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How to Mentally Prepare for a Classic

You know the ones. They hang over your head and peer over your shoulder like an SAT proctor. The classics. They just won’t leave you alone. They’re the elephants in the…library? Book shelf? You get the idea. You know you’re supposed to read them, but they’re just so darn daunting. Well, I have some remedies for that. Here’s how to mentally prepare for a classic. 

Buy a ‘Norton Critical’ Edition

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Norton rules. Their footnotes and extraneous commentary is just perfect. There are some literary purists out there who think that criticism is the death of art, but the fact is, reading a book from the days of yore, with zero historical context, is totally disorienting. In this department, Norton has your back, with all the pertinent information on the author and the predominant ideas of the time that you could ever want. 

Get a spirit guide

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If you’re anything like me, you only get to the classics after enduring incessant nagging from literary peers. Though you may resent them for their solicitations, it might help to keep them around for questions. Or, consult a professor/educator. That is, after all, what they get paid for. 

Accept the fact that you won’t ‘get it’

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Any truly great book is impossible to take in all at once. A first read is like a writer’s first draft. You have to get it out of the way before any real work gets done. In fact, I’m gonna make up a totally arbitrary and unfounded algorithm for this right now. A reader must commit half the time it took an author to complete a book. So if David Foster Wallace wrote Infinite Jest in 3 years, then you have to spend 1.5 years reading and re-reading.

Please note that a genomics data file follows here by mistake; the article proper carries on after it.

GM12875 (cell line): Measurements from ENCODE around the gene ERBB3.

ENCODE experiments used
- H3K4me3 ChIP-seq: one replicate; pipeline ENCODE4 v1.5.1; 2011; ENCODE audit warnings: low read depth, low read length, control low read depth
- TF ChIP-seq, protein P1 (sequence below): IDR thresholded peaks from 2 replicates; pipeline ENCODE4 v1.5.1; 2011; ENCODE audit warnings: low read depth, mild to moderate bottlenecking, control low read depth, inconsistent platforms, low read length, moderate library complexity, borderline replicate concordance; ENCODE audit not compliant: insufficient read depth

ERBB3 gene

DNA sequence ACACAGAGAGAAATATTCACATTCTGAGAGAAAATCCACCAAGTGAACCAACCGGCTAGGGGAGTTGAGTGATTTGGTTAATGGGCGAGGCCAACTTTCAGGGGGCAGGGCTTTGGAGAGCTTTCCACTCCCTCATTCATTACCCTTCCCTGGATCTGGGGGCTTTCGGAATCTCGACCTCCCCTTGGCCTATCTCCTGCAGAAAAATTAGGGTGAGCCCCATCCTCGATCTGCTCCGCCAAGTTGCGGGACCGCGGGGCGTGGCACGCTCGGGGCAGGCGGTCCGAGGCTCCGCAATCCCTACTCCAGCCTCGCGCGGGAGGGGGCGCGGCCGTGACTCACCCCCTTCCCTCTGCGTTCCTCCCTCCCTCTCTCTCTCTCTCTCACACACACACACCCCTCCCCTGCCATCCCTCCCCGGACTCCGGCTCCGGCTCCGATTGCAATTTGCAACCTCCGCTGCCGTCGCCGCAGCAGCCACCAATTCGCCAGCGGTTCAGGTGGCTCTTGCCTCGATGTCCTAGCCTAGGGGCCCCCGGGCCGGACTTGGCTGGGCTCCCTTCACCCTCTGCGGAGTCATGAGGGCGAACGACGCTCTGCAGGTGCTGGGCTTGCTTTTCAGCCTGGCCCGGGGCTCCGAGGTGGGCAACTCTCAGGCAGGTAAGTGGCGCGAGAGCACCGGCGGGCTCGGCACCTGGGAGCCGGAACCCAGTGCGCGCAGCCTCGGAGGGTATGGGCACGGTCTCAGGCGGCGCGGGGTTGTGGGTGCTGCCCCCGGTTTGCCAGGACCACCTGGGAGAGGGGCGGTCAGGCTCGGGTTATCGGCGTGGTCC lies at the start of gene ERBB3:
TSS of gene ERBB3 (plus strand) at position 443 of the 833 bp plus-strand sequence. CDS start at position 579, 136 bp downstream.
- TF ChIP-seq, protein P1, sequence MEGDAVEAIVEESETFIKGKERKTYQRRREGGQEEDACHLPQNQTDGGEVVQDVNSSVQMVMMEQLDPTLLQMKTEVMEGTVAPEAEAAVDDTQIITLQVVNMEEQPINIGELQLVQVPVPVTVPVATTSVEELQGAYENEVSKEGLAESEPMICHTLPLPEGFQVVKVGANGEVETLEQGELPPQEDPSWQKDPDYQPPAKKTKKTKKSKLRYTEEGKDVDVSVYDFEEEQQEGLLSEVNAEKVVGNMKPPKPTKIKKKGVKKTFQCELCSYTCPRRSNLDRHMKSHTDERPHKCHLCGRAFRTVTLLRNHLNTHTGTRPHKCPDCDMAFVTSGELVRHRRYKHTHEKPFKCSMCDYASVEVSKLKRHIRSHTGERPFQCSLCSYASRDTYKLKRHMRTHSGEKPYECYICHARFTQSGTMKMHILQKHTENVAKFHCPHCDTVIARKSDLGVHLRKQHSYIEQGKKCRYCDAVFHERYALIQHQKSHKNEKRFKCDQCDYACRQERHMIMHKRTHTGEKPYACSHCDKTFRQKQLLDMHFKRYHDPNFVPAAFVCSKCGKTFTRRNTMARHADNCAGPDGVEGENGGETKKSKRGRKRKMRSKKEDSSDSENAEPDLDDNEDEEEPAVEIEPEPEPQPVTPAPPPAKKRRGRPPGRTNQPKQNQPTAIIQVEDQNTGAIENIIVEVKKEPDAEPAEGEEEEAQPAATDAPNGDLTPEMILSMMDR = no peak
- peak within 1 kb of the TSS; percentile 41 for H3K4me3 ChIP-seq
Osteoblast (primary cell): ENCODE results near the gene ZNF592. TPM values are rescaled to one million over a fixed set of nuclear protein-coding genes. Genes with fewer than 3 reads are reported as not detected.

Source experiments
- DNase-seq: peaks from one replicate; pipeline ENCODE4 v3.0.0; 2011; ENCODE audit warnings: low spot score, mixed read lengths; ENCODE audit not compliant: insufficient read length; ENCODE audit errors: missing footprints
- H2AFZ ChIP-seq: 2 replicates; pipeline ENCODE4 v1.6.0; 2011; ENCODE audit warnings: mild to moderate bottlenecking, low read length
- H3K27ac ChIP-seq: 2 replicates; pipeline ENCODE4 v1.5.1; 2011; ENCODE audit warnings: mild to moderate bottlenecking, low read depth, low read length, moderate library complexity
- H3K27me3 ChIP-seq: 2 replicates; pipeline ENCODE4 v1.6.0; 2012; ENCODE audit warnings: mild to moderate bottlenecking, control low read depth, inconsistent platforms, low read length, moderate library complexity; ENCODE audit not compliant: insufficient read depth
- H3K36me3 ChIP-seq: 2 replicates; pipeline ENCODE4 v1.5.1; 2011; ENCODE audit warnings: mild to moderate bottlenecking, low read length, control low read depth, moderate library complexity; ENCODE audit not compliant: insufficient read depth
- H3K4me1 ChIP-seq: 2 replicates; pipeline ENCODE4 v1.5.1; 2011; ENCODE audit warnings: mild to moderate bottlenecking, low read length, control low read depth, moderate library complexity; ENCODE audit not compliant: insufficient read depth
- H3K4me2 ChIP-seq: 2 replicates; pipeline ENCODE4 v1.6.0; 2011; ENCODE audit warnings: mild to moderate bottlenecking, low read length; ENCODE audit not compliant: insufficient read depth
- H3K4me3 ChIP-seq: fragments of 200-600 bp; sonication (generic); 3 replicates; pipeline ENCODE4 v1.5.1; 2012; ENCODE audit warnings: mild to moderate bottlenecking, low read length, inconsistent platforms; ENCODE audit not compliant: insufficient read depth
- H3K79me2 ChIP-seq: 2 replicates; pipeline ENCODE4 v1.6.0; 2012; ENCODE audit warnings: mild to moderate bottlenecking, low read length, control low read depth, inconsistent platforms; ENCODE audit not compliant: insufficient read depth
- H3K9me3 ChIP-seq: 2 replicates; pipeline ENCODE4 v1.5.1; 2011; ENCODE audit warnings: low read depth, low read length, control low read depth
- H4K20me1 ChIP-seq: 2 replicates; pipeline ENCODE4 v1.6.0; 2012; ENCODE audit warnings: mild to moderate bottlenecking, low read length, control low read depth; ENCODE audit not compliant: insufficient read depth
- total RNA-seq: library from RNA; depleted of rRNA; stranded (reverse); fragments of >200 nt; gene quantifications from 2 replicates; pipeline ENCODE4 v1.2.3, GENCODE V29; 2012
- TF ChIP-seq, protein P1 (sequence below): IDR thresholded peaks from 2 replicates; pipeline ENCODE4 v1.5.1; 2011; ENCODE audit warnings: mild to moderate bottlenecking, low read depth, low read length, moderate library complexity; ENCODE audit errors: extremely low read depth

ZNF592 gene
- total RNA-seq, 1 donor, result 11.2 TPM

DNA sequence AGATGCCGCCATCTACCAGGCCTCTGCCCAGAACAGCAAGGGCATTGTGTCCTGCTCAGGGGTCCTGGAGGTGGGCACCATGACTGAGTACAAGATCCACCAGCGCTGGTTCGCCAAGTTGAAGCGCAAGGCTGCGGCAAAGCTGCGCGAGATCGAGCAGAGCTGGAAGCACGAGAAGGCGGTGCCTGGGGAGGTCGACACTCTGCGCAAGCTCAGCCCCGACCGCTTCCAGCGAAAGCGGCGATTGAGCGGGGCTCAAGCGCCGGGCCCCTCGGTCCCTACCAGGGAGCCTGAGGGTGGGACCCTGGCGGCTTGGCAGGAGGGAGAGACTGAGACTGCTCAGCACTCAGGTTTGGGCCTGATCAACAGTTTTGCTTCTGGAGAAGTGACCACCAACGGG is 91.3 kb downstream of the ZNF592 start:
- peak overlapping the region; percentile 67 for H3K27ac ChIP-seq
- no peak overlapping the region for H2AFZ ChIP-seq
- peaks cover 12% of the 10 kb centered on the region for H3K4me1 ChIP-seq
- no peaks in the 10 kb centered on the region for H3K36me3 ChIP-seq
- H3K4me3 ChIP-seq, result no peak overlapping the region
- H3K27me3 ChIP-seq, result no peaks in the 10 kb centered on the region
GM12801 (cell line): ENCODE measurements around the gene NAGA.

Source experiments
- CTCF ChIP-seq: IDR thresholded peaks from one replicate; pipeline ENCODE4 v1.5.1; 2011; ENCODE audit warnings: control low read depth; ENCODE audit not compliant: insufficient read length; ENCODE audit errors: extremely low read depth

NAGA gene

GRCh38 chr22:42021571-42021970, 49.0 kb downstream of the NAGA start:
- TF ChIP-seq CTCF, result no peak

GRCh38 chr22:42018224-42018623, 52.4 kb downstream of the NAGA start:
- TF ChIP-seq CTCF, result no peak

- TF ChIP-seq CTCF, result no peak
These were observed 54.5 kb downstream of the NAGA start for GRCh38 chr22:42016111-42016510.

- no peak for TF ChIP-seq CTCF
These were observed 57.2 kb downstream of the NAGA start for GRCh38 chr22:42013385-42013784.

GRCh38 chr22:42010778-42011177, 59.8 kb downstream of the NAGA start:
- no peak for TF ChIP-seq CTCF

Choose the appropriate beverage

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Depending on which era your book is set in, you might wanna make some preparations to get yourself in touch with the look and feel of the time period. Best way to do that? Pick the apt beverage. Here are some good pairings: Jane Austen and Black Tea, James Joyce and Guiness draft, Allen Ginsberg and Opium tea, Chaucer and Mead. And so on and so forth. 

Hyperventilate 

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Why are we afraid of books? It’s a deep question, but I could venture a guess and say it all stems from one fear. The fear that we won’t like it. It’s a rational concern, considering one must forego human interaction for sometimes unconscionable amounts of time in order to get the most out of a good book. There are a variety of breathing exercises I could prescribe to alleivate this anxiety. The one that’s proven most effective for me, is staring at the book for 20 minutes straight, whilst hypervintilating.